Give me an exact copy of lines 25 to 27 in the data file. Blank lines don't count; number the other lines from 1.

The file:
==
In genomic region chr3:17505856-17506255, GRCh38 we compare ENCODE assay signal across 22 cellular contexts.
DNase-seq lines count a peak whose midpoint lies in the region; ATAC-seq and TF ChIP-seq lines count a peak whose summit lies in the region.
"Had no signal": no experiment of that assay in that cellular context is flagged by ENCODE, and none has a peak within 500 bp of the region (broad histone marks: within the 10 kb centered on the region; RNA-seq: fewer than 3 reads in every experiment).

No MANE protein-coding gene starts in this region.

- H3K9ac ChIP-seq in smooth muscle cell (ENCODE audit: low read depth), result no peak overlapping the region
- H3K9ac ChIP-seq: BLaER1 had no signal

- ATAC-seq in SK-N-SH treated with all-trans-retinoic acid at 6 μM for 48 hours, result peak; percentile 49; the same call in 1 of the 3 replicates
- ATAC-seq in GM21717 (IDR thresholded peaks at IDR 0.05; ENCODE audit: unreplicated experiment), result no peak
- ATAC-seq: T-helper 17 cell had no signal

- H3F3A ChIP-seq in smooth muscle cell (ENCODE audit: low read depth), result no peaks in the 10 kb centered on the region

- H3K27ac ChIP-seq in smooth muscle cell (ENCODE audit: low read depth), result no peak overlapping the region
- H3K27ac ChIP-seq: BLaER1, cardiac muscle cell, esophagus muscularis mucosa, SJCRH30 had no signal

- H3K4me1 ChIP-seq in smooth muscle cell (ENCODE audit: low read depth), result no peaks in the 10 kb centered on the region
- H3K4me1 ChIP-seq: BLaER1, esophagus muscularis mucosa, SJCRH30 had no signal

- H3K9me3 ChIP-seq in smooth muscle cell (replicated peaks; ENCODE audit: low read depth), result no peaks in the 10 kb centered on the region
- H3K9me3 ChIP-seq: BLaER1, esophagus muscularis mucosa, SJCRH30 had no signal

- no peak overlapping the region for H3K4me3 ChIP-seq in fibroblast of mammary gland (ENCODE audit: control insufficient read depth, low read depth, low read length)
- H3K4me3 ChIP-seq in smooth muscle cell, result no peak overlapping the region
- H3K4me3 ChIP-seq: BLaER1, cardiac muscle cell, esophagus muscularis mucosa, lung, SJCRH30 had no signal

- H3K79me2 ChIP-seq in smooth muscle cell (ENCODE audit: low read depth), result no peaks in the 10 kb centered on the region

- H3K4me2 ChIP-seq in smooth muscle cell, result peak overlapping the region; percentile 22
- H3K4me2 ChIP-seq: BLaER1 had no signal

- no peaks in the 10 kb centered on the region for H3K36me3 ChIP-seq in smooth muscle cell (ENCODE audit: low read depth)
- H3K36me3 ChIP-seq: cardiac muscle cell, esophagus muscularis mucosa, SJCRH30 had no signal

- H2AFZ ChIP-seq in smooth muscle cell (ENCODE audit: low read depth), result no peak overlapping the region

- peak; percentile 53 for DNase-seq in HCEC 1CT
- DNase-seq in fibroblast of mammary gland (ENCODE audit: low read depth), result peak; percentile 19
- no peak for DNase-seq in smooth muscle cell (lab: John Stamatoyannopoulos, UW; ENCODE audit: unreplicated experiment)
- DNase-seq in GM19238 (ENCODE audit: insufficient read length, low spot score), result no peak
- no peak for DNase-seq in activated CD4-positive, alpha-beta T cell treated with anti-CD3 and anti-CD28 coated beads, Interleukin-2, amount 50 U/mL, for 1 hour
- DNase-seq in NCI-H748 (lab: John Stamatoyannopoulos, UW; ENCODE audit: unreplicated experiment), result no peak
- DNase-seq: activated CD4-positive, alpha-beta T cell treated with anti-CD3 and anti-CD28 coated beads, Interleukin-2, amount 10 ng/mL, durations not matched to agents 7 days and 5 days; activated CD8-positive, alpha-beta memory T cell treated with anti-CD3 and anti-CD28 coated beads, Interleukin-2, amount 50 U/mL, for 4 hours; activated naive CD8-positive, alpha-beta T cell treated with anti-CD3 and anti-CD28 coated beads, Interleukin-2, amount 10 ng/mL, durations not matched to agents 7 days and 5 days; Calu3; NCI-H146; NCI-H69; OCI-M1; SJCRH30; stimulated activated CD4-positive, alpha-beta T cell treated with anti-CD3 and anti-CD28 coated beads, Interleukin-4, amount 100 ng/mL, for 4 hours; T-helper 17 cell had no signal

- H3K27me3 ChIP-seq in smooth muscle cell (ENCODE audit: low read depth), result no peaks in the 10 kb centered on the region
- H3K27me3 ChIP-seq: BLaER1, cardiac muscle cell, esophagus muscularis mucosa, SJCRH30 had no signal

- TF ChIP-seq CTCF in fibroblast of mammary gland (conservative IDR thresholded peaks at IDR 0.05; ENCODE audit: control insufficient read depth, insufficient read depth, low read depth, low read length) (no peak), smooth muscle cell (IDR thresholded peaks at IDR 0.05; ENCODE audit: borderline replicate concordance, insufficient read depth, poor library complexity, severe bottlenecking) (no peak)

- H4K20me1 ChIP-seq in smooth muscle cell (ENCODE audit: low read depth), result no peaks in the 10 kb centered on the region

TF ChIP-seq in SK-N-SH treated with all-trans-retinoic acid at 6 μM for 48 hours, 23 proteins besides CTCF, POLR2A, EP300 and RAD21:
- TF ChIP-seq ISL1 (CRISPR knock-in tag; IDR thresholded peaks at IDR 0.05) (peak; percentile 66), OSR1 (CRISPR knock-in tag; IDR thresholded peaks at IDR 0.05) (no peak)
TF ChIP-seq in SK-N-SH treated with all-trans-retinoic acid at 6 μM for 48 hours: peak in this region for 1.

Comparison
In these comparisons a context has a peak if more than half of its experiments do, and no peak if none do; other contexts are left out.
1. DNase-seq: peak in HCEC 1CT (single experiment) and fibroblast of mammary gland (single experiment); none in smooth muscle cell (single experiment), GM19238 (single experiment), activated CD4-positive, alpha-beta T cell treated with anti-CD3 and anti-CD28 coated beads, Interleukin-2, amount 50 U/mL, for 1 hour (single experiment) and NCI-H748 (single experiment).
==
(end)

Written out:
- H2AFZ ChIP-seq in smooth muscle cell (ENCODE audit: low read depth), result no peak overlapping the region

- peak; percentile 53 for DNase-seq in HCEC 1CT
- DNase-seq in fibroblast of mammary gland (ENCODE audit: low read depth), result peak; percentile 19